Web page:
Thesis – I sent my supervisor a 16-page snippet of my thesis the other day, and it came back with 29 major revisions I need to make. Which is good. The goal is to produce the best result possible, after all. But it’s kind of soul destroying too.



Story – The final stage of writing a story, right? Sure, not all stories are published, but I plan for mine to be—in some way, shape or form. I write first for personal enjoyment, but I want others to enjoy my stories too. Even if it’s just my family and friends.

Thesis – I must admit I’m excited about this part. We have to colour print and bind copies of our thesis for submission.  It will cost a small fortune, but I’ve always loved making things that resemble a book. I’ve already started looking into the different ways I can get my thesis bound…



As you can see, there are actually a lot of similarities between writing a fiction novel and a scientific thesis, even if it doesn’t seem like it at first glance. I have a week and a half until my thesis is due, and for the first time in months I’m finally feeling good about it. Thinking of the project like creating a story certainly helped me conquer the Evil Incarnate that is thesis writing.


How did you conquer Evil Incarnate? Or have you encountered a different type of project where it helped to think of it like writing a story?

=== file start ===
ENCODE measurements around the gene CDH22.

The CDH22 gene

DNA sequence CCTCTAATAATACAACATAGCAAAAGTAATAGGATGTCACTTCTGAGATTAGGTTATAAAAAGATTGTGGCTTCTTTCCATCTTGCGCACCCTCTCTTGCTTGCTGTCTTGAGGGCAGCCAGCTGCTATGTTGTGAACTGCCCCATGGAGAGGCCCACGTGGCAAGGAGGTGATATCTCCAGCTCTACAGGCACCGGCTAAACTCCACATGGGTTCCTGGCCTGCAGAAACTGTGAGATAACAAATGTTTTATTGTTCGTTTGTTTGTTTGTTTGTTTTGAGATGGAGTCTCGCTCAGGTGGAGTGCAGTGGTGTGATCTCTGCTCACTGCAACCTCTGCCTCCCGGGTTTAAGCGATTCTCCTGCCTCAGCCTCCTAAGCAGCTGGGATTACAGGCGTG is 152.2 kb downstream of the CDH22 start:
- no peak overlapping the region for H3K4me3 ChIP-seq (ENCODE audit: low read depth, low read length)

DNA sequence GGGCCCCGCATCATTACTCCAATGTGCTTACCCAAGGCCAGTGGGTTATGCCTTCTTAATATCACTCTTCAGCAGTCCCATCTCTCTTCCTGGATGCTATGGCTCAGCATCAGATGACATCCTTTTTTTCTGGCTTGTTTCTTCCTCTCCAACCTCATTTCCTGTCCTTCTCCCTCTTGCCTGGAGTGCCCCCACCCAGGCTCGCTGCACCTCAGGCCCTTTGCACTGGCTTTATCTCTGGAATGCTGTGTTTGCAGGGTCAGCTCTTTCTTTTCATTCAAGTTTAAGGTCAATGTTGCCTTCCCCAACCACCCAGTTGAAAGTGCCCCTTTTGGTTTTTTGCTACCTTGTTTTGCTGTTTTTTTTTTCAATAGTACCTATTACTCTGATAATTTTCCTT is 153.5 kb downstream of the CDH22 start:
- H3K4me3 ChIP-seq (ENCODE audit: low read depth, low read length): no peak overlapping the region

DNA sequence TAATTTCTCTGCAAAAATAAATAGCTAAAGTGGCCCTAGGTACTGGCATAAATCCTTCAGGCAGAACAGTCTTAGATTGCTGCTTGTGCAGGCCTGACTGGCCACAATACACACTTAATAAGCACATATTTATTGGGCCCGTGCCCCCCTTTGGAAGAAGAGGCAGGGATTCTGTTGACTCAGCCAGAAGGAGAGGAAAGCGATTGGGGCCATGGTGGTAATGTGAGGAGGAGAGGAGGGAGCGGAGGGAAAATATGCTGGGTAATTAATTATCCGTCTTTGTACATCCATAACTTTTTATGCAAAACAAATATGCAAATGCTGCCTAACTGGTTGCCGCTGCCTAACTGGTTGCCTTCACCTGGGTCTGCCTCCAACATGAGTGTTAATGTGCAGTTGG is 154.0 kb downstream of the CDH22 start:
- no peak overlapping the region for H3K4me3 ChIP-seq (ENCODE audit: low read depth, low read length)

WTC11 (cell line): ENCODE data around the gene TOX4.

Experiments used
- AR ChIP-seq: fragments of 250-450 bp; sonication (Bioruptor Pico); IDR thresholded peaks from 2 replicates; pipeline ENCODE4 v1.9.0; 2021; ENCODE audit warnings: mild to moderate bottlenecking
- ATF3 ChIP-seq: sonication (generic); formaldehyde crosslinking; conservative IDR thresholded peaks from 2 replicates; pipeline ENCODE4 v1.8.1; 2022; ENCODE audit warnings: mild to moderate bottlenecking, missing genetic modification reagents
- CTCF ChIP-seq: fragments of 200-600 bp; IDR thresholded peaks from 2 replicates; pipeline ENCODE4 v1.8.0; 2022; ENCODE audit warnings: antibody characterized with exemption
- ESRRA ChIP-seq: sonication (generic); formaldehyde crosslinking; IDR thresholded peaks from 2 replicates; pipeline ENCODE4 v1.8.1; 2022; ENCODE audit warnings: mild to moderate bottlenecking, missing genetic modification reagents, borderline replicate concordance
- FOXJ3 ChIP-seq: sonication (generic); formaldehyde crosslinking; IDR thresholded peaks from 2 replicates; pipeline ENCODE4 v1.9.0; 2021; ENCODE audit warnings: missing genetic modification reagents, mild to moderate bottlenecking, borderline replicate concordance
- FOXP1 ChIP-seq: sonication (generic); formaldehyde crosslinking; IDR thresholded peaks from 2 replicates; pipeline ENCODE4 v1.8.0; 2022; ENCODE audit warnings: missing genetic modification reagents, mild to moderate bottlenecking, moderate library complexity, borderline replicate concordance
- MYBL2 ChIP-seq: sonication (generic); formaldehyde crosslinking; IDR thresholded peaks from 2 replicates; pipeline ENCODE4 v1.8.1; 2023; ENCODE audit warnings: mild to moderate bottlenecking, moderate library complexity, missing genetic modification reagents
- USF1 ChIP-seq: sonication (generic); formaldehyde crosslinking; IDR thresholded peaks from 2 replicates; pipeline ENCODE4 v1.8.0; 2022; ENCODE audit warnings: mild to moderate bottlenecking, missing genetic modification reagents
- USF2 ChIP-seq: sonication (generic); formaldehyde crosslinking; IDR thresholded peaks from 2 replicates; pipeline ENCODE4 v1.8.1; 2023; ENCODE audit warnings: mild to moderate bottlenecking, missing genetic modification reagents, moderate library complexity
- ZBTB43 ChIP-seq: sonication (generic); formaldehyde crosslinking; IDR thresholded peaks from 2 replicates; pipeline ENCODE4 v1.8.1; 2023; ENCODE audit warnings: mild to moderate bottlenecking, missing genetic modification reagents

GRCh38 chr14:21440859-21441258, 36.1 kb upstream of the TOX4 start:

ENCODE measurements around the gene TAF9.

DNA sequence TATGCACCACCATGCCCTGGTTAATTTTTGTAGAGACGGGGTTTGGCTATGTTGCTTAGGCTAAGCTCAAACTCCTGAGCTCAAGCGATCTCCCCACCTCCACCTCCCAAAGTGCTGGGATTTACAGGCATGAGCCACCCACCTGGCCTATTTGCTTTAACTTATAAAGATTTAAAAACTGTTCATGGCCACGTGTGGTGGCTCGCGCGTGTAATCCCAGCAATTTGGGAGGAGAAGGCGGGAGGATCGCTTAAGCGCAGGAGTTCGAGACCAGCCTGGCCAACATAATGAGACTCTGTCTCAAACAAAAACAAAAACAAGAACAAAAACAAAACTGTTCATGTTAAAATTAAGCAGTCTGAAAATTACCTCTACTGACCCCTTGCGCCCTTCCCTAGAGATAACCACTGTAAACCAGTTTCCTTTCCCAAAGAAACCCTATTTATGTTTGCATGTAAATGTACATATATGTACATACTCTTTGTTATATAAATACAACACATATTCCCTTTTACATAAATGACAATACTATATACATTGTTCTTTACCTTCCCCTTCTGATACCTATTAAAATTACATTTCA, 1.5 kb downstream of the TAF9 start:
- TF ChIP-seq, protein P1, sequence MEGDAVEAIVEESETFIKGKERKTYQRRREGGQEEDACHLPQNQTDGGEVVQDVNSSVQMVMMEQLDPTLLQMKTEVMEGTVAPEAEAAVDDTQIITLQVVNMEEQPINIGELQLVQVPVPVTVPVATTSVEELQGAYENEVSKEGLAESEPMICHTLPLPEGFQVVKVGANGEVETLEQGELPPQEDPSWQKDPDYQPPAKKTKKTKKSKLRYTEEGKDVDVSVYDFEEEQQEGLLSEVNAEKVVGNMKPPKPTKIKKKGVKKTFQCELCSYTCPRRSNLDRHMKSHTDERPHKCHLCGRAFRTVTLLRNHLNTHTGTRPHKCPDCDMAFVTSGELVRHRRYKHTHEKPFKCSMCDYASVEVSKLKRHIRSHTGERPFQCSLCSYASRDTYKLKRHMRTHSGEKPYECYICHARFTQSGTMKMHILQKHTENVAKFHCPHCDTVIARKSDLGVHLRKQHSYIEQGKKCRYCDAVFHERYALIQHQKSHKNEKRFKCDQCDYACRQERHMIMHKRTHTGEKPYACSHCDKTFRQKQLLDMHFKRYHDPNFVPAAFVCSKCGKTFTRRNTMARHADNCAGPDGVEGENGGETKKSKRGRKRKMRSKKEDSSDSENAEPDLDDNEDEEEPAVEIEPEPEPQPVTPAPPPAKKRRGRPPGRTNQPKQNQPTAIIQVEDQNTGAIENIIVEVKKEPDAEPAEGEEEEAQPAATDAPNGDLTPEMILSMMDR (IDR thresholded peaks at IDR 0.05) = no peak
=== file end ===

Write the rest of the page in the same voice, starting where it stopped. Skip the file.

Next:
RA_logo _backdrop-01_miniRebecca Alasdair


  One thought on “How to conquer Evil Incarnate (a.k.a. thesis writing)

  1. 01/11/2017 at 9:20 AM

    😂 hey, at least you started early! I waited until the day before it was due — prepping though, of course, like reading sources and taking notes. Then I sat down, wrote for 12 hours straight. Didn’t have time to revise LOL, but at that point, I just couldn’t get myself to give a —- 😅.

    But you’re absolutely right, writing science is very much like writing fiction. That’s why scientific writing actually got me interested in fiction — partly to run the hell away from science after three or four years of research during the summers and during the school year. Lol. Good old science.

    You got this, keep it up! Take a rest when required and drink coffee!


    • 01/11/2017 at 9:55 AM

      Wow good effort! I would have had a mental breakdown leaving it that late… Coffee helps. And Tim Tams. Don’t know if they have those outside Australia but they’re the best 🙂

      Liked by 1 person

      • 01/11/2017 at 9:58 AM

        Lol! My whole university experience was a mental breakdown. Thesis writing was just another day hahah.
        They started importing Tim Tams into Canada (apparently produced in NZ?). They are delicious! Heaven covered in chocolate 🙂

        Liked by 1 person